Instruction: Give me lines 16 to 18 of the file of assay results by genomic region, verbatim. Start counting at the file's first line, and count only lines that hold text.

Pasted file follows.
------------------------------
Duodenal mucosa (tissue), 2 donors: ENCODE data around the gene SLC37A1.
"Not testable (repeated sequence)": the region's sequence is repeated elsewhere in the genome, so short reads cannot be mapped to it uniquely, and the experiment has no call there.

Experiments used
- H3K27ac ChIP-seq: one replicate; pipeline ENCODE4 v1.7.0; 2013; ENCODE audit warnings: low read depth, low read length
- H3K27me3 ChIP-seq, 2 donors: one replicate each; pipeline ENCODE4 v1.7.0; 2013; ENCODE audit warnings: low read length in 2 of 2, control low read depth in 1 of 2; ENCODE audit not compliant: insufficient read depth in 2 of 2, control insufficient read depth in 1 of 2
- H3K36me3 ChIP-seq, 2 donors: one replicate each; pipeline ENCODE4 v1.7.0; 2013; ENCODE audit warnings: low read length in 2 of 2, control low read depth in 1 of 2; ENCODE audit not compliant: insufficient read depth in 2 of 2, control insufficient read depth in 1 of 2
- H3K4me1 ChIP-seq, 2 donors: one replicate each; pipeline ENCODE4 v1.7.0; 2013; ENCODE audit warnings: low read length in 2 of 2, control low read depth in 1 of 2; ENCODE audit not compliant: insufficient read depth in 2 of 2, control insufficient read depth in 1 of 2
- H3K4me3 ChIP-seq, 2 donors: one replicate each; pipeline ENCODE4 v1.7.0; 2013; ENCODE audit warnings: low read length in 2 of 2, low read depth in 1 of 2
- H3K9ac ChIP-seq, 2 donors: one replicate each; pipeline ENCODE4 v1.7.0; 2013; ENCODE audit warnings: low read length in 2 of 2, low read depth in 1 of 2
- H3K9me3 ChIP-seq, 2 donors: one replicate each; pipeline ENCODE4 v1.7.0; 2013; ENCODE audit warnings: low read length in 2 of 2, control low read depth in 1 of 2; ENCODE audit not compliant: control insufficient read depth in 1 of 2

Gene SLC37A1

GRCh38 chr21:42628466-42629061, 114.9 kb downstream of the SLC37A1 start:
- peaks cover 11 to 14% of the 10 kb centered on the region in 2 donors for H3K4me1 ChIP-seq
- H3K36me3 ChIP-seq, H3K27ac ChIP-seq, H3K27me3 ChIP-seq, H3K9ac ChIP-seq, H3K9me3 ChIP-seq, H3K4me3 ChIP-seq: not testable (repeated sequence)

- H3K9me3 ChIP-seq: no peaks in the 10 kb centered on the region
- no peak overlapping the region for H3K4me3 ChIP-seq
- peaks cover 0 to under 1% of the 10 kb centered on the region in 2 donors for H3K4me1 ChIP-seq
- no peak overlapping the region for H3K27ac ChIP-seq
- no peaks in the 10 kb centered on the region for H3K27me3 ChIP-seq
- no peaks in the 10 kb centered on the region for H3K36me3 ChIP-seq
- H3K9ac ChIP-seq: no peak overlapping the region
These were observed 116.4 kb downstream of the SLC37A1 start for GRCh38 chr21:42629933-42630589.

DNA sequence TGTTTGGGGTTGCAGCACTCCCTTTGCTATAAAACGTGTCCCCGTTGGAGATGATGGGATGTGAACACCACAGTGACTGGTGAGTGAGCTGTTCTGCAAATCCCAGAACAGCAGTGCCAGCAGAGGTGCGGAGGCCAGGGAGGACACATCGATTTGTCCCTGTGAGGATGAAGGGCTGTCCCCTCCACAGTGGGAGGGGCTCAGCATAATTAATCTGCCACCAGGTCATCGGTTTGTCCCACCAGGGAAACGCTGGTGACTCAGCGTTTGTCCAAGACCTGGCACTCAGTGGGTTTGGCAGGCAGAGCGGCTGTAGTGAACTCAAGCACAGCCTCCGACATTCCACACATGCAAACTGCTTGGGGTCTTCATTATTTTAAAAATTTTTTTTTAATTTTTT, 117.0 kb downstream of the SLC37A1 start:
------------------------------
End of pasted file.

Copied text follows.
- no peak overlapping the region for H3K4me3 ChIP-seq
- peaks cover 0 to under 1% of the 10 kb centered on the region in 2 donors for H3K4me1 ChIP-seq
- no peak overlapping the region for H3K27ac ChIP-seq